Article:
The first year of this project has flown by (excuse the pun!) and Conservation Officer Gavin Ellick better known as Eddie, has gleaned a vast amount of knowledge from his observations of the wirebird working mainly on his own in the field after an initial few weeks with Dr Tony Prater from the RSPB. He has also worked lately with volunteers Robin & Julia Springett and Mark & Fraser Carpenter and benefited from his visit to the UK where he worked with the RSPB at one of their reserves, spent time with Dr Prater and also at the headquarters of RSPB at Sandy.
The trial restoration project has got off the ground with two paddocks being re-fenced and one having invasive weeds cleared from it. The Cattle syndicate has worked closely with us and together we have overcome any hiccups along the way.
Robin & Julia, both ornithologist with a lot of experience in census work, assisted Eddie and A&NRD staff to complete the annual census within a calendar month from December to January. They also identified several “visiting” birds during their stay. Mark & Fraser worked at finding and examining cat scat to provide evidence of the feral cats’ predation on wirebirds and sea birds.
Recent plans to site further wind turbines in the trial area on Deadwood have led us to make strong representations to have alternative sites looked at – the trial will be affected by loss of pasture when the haul route to the airport site is built and as Deadwood is a key wirebird area we shall resist any attempt to add to the three turbines already sited on the pasture.
April will see Dr Prater arrive for a short visit with Ms Mackinnon a facilitator – the purpose of the visit is to run workshops to evolve a Species Action Plan for the Wirebird with local stakeholders. Dr Prater will take advantage of the visit to review the project and agree targets for the next year.
Picture Gavin “Eddie” Ellick, Conservation Officer SHNT.
Invasive species control efforts
March saw the last (with the exception of the two which were returned as unfinished) of the alien plant control and endemic planting contracts at High Peak. This (nearly) brings to an end this part of the project and the results are positive. Thanks are extended to Marjorie Fowler (Senior Forestry Assistant (Conservation)), Myra Young (Forestry Officer) and the Environmental Conservation Section team for all the support with contract preparation, site visits, tender boards, checking etc and to also to Vince Williams who managed the contracts before his retirement.
Successful regeneration of the native flora including ferns, Dwarf Jellico, St Helena Lobelia, Diana’s Peak Grass and He Cabbage is happening in many of the places cleared of invasives and planted endemic Whitewood and He Cabbage seedlings are growing well.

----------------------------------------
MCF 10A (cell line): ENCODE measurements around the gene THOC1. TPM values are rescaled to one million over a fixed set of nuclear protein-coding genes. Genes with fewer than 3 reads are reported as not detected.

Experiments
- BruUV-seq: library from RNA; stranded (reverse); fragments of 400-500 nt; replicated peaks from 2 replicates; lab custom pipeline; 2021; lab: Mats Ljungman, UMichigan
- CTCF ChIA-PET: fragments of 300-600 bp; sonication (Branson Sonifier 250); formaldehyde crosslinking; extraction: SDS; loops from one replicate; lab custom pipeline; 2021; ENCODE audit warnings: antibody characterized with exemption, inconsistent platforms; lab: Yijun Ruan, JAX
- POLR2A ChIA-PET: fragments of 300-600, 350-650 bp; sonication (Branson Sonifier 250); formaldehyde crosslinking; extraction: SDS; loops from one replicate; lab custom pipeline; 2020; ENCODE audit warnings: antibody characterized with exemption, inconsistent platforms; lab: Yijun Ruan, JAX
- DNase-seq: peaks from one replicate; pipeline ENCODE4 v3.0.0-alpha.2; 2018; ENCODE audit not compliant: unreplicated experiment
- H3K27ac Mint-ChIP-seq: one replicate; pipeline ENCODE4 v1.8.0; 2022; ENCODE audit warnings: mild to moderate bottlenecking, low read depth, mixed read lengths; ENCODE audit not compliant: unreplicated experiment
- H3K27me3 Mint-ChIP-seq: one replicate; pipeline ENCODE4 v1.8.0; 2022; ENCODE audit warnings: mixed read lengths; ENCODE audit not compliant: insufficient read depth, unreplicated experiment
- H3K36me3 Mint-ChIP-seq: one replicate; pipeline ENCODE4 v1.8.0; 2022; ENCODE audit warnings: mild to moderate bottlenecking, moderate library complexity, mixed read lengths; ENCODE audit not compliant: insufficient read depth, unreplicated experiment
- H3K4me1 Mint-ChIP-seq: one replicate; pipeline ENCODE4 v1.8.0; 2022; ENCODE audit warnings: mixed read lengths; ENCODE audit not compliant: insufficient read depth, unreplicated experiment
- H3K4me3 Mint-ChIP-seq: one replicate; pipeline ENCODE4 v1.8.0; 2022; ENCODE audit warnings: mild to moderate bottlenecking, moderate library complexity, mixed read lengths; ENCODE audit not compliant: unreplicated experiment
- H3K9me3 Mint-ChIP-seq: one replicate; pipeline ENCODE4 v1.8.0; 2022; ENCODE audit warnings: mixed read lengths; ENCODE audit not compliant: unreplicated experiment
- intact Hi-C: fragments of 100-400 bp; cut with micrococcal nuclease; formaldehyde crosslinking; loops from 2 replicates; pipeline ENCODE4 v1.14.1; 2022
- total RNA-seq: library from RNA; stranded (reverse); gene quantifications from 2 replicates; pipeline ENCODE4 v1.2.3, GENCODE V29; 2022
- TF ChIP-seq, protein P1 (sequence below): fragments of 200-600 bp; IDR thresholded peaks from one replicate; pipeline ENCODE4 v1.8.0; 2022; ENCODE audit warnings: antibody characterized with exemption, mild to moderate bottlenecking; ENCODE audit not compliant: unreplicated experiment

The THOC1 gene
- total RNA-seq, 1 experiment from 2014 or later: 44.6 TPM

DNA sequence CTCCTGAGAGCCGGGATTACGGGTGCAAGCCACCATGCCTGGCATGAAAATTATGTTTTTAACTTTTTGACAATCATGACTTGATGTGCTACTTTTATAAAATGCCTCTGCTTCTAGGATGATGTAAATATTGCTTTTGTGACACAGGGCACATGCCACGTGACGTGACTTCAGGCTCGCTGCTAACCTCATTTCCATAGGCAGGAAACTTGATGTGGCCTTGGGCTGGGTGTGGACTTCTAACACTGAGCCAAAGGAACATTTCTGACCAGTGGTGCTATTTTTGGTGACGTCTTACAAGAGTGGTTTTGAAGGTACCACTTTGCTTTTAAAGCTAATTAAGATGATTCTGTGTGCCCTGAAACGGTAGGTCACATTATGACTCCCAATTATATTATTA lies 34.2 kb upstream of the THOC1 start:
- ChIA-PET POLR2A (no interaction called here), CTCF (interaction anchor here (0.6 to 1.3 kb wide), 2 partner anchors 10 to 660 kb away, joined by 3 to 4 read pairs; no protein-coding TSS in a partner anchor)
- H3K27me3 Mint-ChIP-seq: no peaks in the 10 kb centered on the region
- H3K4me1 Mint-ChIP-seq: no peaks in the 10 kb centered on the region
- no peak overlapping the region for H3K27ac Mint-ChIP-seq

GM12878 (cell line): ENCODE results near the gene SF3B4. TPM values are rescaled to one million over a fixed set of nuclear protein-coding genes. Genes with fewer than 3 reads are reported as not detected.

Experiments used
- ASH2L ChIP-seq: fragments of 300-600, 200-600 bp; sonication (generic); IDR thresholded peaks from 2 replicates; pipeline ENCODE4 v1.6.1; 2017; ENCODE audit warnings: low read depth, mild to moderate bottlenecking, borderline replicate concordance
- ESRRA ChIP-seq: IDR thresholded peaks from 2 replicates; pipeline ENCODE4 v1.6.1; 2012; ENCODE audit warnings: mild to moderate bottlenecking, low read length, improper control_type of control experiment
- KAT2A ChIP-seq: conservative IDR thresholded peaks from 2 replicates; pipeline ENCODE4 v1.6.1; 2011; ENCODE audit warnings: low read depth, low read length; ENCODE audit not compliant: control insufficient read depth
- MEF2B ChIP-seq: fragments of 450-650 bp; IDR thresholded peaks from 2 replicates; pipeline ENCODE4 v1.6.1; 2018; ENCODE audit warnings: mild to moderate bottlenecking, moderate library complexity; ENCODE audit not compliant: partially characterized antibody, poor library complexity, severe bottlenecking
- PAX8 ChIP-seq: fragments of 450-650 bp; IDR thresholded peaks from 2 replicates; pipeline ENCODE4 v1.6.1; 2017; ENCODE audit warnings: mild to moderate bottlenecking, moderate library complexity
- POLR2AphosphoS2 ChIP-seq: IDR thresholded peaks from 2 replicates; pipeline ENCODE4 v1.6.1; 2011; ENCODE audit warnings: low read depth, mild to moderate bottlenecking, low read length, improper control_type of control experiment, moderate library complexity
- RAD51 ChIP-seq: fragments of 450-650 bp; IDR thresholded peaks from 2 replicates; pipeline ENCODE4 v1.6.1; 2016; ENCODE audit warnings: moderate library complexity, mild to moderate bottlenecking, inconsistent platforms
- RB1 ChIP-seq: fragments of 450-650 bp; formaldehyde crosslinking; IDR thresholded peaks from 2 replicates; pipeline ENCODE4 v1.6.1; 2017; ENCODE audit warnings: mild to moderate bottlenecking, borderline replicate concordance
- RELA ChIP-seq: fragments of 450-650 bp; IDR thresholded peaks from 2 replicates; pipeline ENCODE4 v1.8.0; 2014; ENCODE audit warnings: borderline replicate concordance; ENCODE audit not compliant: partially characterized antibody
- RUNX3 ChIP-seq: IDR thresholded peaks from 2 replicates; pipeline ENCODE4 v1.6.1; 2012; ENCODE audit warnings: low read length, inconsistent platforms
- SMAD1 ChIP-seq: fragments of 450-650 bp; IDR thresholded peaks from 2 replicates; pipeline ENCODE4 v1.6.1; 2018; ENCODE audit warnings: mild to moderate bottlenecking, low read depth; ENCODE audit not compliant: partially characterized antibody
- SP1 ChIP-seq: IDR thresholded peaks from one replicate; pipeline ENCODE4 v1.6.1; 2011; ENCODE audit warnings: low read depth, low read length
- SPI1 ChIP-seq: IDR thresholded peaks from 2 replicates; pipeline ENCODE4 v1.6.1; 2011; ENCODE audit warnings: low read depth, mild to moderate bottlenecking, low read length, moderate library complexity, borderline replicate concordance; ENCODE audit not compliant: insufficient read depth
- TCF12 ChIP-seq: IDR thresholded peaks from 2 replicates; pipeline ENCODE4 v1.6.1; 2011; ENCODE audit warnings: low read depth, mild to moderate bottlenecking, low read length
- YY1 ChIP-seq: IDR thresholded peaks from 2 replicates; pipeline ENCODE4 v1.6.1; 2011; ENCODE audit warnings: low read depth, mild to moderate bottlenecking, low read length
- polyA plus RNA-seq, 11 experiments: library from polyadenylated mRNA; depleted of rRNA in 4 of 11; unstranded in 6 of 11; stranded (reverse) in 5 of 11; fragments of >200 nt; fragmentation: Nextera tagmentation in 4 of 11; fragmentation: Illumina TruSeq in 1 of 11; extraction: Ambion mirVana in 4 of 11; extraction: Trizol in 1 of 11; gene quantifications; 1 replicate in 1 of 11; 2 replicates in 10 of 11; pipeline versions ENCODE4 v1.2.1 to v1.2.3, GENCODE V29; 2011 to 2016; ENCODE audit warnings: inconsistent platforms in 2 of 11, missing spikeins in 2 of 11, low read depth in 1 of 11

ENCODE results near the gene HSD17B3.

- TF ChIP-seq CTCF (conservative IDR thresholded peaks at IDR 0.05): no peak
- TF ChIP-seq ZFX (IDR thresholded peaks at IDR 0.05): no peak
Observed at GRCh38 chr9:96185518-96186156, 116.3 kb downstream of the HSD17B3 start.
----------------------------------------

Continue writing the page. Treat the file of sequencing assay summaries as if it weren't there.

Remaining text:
New Zealand flax (Phormium tenax), bilberry (Solanum mauritianum), whiteweed (Eupatorium palladium) and other alien invasive species have been brought under control, in the terraces below High Peak, by physical removal followed by regular weeding. Regular maintenance is necessary but in most cases these species are now easily removable with hand pulling.
The Environmental Conservation Section of the Agriculture & Natural Resources Department will be responsible for maintaining the area post project and they have requested, within their 2007-2008 budget, the additional resources needed to do this. Regular maintenance and increased planting of native trees will contribute significantly to the conservation of the peaks flora and fauna at High Peak.
Work to curb the spread of flax on the vertical slope of High Peak and save the tree fern thicket which survives there was stopped last year when the radios which the rope team use for their climbing safety failed. New radios have been purchased and although other factors are also limiting progress, it is hoped that work will resume shortly. Like the terraces below, the slope will require regular maintenance in order to keep the flax and other invasives from regenerating and spreading back in to smother the native flora. The limited availability of trained personnel and the limited finances to support the working on ropes programme are a cause for concern. The Environmental Conservation Section applied for the additional finances, in their 2007-2008 budget, needed in order to maintain the success achieved thus far, but it is not clear yet whether they were successful with this or the other application for additional funding after cuts to budgets were requested.